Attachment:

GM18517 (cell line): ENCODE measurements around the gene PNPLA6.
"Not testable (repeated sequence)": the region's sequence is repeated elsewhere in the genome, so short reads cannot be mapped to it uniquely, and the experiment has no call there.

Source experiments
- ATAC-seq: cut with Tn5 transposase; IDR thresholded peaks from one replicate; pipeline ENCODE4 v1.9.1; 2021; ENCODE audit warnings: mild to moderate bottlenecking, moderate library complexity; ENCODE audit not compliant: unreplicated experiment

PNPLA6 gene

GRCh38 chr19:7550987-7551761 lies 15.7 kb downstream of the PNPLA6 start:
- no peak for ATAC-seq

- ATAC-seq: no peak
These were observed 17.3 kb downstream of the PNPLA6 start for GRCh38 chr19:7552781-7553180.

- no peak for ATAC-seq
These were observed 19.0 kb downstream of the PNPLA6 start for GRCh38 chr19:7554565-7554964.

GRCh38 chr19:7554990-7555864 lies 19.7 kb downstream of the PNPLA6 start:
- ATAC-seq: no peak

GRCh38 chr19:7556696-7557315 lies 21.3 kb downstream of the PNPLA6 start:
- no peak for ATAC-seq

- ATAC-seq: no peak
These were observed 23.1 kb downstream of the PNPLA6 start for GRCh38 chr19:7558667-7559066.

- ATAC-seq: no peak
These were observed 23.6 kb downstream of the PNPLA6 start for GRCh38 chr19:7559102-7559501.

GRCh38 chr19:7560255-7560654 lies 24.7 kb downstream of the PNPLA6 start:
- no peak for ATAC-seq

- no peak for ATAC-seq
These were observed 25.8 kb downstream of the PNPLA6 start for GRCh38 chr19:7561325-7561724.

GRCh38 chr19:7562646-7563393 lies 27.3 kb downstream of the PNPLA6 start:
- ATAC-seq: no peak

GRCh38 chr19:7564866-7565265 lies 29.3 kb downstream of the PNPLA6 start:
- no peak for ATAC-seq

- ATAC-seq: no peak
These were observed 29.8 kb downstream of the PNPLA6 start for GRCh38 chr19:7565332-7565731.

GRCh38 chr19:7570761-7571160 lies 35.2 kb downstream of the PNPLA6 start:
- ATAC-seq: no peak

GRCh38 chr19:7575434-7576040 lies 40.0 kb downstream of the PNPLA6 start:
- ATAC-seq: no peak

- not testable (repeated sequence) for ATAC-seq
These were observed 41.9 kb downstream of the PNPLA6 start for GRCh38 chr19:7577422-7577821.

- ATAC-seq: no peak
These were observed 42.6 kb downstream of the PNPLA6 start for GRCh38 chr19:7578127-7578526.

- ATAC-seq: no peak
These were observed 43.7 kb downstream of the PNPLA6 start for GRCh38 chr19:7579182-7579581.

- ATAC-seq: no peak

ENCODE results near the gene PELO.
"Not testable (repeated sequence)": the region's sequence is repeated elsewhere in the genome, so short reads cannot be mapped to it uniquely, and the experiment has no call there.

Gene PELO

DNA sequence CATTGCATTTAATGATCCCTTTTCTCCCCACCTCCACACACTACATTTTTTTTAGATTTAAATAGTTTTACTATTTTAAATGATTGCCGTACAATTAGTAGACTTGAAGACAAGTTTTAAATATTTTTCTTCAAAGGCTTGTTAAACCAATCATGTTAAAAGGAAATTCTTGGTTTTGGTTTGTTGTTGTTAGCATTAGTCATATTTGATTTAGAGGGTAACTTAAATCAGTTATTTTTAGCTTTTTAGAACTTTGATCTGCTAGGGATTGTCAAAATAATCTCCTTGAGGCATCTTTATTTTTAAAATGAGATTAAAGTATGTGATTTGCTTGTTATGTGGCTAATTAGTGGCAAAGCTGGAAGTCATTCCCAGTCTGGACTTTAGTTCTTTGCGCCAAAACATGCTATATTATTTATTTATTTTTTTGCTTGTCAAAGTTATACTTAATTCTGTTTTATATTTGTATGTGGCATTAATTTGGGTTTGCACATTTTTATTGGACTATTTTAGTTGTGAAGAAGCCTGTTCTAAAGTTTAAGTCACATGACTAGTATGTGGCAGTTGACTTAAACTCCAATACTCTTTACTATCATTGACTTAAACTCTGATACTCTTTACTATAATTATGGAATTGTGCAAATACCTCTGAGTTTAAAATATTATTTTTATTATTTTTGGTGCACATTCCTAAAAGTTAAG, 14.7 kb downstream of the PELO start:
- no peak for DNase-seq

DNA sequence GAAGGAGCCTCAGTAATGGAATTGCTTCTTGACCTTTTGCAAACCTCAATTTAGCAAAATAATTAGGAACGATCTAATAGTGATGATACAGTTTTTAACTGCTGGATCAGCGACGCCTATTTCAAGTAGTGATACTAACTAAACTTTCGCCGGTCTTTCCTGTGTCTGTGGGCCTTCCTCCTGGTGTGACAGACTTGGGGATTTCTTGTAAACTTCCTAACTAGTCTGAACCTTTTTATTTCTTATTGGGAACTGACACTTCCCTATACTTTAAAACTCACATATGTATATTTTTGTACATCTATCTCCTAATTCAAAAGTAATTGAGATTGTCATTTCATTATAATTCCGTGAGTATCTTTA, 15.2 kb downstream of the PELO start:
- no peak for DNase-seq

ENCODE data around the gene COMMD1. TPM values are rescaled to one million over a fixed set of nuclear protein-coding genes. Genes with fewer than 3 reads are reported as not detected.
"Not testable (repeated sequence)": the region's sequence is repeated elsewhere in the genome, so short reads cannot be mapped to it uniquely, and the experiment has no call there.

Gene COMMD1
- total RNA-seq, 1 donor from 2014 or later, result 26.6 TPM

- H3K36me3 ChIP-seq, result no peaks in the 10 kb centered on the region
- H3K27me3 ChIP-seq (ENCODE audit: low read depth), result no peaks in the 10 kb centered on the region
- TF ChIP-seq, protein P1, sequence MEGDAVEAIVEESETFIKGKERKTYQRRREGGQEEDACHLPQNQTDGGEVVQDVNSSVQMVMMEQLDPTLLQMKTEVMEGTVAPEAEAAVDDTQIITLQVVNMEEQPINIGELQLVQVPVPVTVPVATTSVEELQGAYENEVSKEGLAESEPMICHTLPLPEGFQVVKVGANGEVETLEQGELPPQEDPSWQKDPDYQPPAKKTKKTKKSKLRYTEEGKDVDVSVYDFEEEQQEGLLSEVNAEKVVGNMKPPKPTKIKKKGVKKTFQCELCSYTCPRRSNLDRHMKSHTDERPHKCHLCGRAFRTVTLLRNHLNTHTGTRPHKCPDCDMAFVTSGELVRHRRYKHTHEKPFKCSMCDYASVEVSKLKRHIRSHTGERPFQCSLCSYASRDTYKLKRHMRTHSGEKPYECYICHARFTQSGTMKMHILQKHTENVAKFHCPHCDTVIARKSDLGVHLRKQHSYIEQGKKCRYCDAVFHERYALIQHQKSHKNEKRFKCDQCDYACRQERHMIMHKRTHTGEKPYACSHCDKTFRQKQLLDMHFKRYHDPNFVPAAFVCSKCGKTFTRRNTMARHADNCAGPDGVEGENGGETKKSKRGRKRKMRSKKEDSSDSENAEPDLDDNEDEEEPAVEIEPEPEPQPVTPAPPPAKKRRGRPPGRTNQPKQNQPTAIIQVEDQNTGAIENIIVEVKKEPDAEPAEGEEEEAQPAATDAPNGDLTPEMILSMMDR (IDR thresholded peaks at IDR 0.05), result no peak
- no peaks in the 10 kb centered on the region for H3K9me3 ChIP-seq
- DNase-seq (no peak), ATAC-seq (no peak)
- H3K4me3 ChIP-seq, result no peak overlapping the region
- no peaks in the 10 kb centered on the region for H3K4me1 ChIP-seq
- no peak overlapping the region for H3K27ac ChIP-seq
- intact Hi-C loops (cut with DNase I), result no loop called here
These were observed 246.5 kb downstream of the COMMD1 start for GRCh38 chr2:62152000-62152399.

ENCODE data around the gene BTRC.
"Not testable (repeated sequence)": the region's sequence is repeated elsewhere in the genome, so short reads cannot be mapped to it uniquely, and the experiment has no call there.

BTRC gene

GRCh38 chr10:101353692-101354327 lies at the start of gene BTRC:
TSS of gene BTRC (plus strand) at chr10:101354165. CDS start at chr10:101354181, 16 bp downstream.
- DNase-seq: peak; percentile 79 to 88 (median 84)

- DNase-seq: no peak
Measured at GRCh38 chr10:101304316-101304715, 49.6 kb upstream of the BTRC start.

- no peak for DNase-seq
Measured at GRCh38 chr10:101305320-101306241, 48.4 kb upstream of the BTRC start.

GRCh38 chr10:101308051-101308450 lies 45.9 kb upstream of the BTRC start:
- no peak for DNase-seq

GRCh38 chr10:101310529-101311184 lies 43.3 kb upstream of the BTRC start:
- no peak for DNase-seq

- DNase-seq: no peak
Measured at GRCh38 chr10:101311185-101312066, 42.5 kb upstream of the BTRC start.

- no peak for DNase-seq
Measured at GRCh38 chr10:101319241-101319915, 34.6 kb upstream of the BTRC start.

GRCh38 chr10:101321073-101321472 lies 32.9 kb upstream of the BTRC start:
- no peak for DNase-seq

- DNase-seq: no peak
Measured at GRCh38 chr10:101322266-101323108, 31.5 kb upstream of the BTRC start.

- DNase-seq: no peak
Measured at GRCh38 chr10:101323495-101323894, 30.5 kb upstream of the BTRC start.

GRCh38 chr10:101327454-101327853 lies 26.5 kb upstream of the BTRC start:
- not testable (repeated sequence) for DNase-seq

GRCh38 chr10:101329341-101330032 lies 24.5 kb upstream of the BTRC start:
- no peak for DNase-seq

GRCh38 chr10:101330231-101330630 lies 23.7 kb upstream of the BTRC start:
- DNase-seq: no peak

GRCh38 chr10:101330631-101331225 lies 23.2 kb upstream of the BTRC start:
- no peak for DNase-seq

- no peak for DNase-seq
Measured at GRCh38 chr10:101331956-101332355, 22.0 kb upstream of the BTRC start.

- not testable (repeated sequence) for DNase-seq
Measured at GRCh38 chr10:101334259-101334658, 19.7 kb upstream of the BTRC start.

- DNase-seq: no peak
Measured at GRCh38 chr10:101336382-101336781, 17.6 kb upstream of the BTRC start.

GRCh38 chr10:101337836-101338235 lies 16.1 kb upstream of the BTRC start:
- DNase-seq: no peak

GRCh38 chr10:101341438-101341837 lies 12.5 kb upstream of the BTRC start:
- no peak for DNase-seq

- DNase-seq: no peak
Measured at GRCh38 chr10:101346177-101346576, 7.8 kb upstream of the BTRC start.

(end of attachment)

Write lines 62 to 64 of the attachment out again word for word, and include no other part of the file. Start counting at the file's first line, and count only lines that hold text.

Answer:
ENCODE data around the gene BTRC.
"Not testable (repeated sequence)": the region's sequence is repeated elsewhere in the genome, so short reads cannot be mapped to it uniquely, and the experiment has no call there.

BTRC gene